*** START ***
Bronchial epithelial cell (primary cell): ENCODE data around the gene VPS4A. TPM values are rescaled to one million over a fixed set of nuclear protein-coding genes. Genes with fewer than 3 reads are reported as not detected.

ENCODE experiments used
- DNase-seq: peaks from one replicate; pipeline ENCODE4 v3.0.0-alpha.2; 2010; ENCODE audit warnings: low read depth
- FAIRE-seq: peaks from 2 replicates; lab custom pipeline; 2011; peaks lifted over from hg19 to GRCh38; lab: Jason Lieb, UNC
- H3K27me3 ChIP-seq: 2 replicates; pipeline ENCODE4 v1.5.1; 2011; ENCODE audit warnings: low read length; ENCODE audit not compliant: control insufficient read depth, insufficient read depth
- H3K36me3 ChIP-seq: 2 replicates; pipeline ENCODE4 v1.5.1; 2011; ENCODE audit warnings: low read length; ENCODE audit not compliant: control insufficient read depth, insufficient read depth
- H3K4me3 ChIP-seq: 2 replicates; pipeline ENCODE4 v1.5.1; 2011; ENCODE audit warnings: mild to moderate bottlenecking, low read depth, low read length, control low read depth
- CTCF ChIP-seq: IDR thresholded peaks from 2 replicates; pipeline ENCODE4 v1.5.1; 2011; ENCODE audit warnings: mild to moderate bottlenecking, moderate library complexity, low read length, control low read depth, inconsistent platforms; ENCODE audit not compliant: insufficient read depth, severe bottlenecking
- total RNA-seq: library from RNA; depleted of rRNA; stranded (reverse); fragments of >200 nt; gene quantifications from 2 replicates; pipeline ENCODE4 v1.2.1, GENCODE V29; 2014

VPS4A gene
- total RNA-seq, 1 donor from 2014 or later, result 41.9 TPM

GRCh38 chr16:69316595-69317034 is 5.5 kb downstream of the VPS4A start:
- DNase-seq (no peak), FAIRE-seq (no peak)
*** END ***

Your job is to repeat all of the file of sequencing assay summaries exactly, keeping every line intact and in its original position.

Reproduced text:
Bronchial epithelial cell (primary cell): ENCODE data around the gene VPS4A. TPM values are rescaled to one million over a fixed set of nuclear protein-coding genes. Genes with fewer than 3 reads are reported as not detected.

ENCODE experiments used
- DNase-seq: peaks from one replicate; pipeline ENCODE4 v3.0.0-alpha.2; 2010; ENCODE audit warnings: low read depth
- FAIRE-seq: peaks from 2 replicates; lab custom pipeline; 2011; peaks lifted over from hg19 to GRCh38; lab: Jason Lieb, UNC
- H3K27me3 ChIP-seq: 2 replicates; pipeline ENCODE4 v1.5.1; 2011; ENCODE audit warnings: low read length; ENCODE audit not compliant: control insufficient read depth, insufficient read depth
- H3K36me3 ChIP-seq: 2 replicates; pipeline ENCODE4 v1.5.1; 2011; ENCODE audit warnings: low read length; ENCODE audit not compliant: control insufficient read depth, insufficient read depth
- H3K4me3 ChIP-seq: 2 replicates; pipeline ENCODE4 v1.5.1; 2011; ENCODE audit warnings: mild to moderate bottlenecking, low read depth, low read length, control low read depth
- CTCF ChIP-seq: IDR thresholded peaks from 2 replicates; pipeline ENCODE4 v1.5.1; 2011; ENCODE audit warnings: mild to moderate bottlenecking, moderate library complexity, low read length, control low read depth, inconsistent platforms; ENCODE audit not compliant: insufficient read depth, severe bottlenecking
- total RNA-seq: library from RNA; depleted of rRNA; stranded (reverse); fragments of >200 nt; gene quantifications from 2 replicates; pipeline ENCODE4 v1.2.1, GENCODE V29; 2014

VPS4A gene
- total RNA-seq, 1 donor from 2014 or later, result 41.9 TPM

GRCh38 chr16:69316595-69317034 is 5.5 kb downstream of the VPS4A start:
- DNase-seq (no peak), FAIRE-seq (no peak)